2 Biggest Surprise Dividend Stocks Winners of 2016

By Andrew Tonner Markets Fool.com

Image Source: Getty Images

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2016 offered plenty of surprises for investors, most of them positive. After beginning last year with an early-year sell-off, major stock market indices marched steadily upward for the remainder of the year, ending with double-digit gains for the sixth time in the last eight years.

Like every year, some individual stocks vastly outperformed the stock market's return. Here's a quick snapshot of two dividend stocks that easily beat the broad market's return last year.

Company

Market Capitalization

Dividend Yield

2016 % Price Change

Quad/Graphics

$1.3 billion

4.6%

229.2%

Kronos Worldwide

$1.4 billion

4.4%

190.8%

Data source: S&P Global Market Intelligence.

It bears quickly noting that I intentionally excluded energy-related stocks from this list since the rebound in energy prices throughout the year acted as an industrywide catalyst for a number of triple-digit gaining stocks. Importantly, both names on this list share another important characteristic other than not operating in the energy industry. In each case, the two companies on this list dramatically unperformed the market in 2015, which certainly created the conditions for their subsequent rallies in 2016.

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KRO data by YCharts.

In this article, we will look into the specific factors that fueled the 2016 rallies for Quad/Graphics (NYSE: QUAD) and Kronos Worldwide (NYSE: KRO) and whether their shares deserve further research from investors today.

Quad/Graphics

Shares of specialty printer Quad/Graphics cratered 60% in 2015 as declining revenue and pricing pressure in the second half of the year caused the formerly profitable commercial printing company to swing to a loss on the year. Heading into 2016, the analyst community had essentially given up on Quad/Graphics, expecting the company's losses to continue. As they saw it, structural changes in the advertising industry would eventually send the company the way of the dodo.

Led by CEO Joel Quadracci, the company enacted an aggressive cost-cutting programin 2016 that allowed it to reverse this trend and return to profitability in a series of impressive early 2016 earnings beats that sent its shares soaring.

Metric

Q1 2016

Q2 2016

Quad/Graphics EPS

($0.31)

($0.15)

Analyst Expect EPS

$0.26

$0.03

Difference

$0.57

$0.18

Data source: Yahoo! Finance.

Going forward, it seems the analyst community expects the company to continue to grow its earnings this year and next year. Though threats from digital advertising will likely always loom as a risk factor for Quad/Graphics, the company currently trades at 17 times its next-12-month earnings. Management continually reaffirms its commitment to maintaining its dividend as well, which, at 4.4%makes the company something of an interesting ongoing small-cap turnaround scenario.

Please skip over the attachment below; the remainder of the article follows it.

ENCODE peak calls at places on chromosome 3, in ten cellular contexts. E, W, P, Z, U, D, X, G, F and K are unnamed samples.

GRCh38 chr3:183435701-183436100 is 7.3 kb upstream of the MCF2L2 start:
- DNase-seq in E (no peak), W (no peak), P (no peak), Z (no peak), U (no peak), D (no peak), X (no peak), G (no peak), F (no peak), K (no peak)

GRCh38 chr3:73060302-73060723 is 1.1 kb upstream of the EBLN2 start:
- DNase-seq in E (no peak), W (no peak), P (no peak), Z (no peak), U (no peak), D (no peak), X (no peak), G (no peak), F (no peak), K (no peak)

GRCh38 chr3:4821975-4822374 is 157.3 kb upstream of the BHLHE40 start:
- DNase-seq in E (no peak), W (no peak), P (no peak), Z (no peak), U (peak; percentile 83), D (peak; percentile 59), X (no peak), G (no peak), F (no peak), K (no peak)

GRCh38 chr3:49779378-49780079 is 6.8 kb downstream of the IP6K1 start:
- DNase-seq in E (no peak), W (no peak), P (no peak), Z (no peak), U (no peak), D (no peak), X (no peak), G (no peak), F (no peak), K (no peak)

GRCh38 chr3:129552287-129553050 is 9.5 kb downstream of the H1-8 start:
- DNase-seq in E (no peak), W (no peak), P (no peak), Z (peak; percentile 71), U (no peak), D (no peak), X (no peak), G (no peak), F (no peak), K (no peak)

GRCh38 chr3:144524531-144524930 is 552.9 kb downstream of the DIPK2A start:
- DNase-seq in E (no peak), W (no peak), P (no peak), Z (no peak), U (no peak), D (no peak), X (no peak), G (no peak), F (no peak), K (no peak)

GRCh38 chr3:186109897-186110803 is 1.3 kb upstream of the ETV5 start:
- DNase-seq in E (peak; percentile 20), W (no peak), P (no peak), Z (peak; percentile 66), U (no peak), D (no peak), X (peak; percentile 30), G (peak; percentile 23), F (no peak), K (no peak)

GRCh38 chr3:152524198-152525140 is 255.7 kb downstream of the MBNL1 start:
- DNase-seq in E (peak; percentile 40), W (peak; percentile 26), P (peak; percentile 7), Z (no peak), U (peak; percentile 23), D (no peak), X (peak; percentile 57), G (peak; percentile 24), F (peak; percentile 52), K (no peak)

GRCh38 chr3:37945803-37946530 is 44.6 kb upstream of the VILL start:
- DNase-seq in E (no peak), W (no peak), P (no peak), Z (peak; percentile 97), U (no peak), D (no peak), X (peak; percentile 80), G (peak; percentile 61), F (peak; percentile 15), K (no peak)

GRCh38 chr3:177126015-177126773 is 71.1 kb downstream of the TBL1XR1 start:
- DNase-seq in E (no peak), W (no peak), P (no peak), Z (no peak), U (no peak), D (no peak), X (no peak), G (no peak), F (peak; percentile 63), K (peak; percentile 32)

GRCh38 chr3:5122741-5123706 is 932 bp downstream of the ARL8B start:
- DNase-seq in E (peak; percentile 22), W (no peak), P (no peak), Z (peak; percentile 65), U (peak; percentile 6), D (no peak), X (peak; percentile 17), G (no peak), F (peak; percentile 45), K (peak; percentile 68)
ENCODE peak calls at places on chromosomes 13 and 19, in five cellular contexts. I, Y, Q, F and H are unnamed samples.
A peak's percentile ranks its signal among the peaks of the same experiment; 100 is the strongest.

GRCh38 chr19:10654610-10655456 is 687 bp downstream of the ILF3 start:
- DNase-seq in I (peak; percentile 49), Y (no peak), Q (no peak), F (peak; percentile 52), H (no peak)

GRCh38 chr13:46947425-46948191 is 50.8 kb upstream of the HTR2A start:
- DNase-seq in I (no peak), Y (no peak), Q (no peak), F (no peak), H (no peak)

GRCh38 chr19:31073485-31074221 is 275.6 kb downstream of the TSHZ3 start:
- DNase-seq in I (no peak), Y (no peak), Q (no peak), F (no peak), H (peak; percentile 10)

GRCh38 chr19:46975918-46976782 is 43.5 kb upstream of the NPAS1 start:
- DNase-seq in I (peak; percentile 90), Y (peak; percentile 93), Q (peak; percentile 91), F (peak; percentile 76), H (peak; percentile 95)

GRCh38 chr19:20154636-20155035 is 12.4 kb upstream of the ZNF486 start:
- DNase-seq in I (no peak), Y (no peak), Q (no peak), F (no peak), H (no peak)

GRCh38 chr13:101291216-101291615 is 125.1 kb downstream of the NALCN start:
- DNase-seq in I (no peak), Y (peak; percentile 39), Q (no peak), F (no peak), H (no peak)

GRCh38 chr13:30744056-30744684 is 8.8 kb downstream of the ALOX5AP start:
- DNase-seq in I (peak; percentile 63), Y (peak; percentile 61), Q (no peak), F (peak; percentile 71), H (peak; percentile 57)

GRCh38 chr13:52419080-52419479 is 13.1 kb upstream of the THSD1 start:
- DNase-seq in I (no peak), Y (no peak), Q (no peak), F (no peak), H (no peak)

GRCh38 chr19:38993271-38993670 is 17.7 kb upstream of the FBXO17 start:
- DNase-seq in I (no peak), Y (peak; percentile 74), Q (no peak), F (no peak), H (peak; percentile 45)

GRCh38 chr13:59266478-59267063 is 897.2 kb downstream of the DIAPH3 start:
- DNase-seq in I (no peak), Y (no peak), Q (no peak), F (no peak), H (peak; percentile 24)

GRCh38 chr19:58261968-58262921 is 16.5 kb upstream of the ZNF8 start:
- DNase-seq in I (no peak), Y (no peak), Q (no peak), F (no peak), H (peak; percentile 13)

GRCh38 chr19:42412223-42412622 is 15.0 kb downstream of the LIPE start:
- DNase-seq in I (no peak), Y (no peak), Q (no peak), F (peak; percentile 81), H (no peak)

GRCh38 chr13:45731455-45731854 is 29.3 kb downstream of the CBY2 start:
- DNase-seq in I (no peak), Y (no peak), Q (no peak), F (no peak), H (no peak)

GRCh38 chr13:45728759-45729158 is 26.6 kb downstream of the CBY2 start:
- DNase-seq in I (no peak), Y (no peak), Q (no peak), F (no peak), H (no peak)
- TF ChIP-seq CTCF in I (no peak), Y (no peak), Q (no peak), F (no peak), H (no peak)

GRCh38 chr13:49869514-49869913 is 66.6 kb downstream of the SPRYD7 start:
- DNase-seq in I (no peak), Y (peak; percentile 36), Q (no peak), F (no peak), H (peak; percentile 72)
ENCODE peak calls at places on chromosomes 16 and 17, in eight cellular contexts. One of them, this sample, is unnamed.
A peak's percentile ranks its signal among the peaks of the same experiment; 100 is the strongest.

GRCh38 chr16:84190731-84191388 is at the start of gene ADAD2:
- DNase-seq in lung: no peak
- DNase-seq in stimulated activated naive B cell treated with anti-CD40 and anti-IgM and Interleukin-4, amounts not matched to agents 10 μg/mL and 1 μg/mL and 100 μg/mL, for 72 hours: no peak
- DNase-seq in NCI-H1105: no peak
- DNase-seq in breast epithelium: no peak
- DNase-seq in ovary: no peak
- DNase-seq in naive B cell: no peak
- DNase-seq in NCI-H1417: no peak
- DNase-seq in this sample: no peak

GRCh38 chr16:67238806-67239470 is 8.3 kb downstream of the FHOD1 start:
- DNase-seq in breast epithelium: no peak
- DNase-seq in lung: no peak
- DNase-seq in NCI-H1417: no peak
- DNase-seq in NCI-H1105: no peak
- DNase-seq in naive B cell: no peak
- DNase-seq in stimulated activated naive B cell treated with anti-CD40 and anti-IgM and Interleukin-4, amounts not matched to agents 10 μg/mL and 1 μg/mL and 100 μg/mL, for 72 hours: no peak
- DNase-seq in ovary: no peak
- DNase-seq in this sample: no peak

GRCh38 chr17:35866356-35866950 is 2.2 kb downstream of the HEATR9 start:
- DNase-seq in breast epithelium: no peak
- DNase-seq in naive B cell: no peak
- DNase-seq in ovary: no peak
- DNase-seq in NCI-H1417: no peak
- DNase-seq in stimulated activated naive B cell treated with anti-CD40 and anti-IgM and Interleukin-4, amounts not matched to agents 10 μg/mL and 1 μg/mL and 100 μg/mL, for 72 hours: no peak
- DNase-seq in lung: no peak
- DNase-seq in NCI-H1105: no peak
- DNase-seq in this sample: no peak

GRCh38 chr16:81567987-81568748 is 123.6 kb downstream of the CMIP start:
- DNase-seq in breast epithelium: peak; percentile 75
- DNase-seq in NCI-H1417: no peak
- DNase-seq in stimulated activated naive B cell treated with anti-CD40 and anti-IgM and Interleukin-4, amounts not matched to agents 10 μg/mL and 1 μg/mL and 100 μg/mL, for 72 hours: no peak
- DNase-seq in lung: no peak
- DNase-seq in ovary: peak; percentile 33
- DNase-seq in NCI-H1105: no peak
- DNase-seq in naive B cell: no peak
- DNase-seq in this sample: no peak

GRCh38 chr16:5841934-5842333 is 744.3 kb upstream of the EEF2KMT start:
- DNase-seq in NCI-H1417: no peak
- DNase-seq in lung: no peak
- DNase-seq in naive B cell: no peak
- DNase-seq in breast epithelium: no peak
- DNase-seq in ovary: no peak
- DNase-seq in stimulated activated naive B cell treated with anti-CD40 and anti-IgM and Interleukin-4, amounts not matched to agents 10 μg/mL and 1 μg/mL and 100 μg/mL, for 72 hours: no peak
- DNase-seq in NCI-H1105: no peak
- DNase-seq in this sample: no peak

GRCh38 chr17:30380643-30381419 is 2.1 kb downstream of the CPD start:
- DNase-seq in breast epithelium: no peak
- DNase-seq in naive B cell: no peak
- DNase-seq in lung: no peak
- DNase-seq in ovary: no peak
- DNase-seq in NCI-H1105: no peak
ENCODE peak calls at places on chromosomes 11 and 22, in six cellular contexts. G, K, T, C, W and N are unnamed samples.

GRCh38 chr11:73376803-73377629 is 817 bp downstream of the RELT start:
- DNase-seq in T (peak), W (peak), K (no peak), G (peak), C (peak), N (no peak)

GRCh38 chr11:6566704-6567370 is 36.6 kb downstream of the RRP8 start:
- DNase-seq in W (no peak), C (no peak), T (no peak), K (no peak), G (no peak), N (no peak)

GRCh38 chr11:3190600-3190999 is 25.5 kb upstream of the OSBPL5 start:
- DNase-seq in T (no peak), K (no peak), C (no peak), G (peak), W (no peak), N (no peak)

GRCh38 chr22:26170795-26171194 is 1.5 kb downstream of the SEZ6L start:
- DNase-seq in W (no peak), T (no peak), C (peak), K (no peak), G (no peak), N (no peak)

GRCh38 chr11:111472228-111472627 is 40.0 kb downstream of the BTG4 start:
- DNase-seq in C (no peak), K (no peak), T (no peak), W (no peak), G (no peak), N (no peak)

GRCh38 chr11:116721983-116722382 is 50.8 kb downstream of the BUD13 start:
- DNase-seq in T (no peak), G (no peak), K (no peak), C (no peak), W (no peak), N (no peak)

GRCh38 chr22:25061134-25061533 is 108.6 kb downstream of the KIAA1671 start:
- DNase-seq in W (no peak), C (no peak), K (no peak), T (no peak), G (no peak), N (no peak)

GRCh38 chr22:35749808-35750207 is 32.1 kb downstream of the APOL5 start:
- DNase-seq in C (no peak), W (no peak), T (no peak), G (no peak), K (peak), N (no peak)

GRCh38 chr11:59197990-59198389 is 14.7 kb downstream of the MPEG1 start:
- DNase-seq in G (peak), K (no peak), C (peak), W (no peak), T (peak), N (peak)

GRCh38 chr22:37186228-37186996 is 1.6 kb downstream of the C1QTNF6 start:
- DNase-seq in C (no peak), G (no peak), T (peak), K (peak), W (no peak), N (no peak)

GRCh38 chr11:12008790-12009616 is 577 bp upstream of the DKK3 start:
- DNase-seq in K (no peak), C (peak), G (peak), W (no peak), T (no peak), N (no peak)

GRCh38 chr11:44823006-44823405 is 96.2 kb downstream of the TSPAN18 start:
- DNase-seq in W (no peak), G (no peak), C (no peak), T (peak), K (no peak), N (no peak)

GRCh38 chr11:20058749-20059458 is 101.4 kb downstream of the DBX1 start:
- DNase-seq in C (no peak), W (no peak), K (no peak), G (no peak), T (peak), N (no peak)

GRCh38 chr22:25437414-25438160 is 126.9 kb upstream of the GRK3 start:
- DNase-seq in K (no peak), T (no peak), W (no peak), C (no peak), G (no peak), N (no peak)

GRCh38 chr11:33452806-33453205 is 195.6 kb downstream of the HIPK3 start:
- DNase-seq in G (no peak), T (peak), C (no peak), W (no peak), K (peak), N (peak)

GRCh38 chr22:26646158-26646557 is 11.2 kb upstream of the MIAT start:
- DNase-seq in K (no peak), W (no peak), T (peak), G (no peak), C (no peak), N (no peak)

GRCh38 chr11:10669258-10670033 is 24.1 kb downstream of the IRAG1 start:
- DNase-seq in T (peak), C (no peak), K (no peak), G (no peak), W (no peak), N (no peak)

Kronos Worldwide

High-yield dividend stock Kronos Worldwide is an important reminder that not everything that glitters is necessarily gold. The company produces and sells titanium dioxide, a pigment used across a wide range of industrial applications such as house paints and clothing fabrics. Kronos stock has been on a tear over the last 12 months, despite an ongoing price slump for titanium dioxide, as my Foolish colleague Tyler Crowe recently noted.

Digging into the company's recent financials, two important trends stand out. First, Kronos' most recent quarterly report(FY 2016 Q3) revealed some much-needed signs of improvement in its core operations. Pricing pressure in the first half of 2016 led to a 7% decline in the company's titanium dioxide unit prices through the nine months ending in September 2016. Importantly, though, a 2% increase in unit prices in Q3 2016 may signal that the worst is over for Kronos. Thanks to that renewed pricing strength, the company was able to return to profitability in the third quarter.

Second, though improving, the company continues to tap debt markets to fund a portion of its dividends. Right now, the company's capital structure seems capable of supporting additional borrowing, but the practice clearly isn't sustainable over the long term. Anyone interested in Kronos will need to understand this dynamic in detail before buying.

Foolish bottom line

As you can see, small-cap stocks like Quad/Graphics and Kronos can offer investors significant upside under the right circumstances. However, they also carry unique risks that can send their shares into a nosedive if conditions worsen, as evidenced by their pre-2016 sell-offs. Especially since they often lack the consistent media coverage larger companies enjoy, successfully investing in smaller companies requires diving into their quarterly and annual reports in details before buying shares.

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Andrew Tonner has no position in any stocks mentioned. The Motley Fool has no position in any of the stocks mentioned. The Motley Fool has a disclosure policy.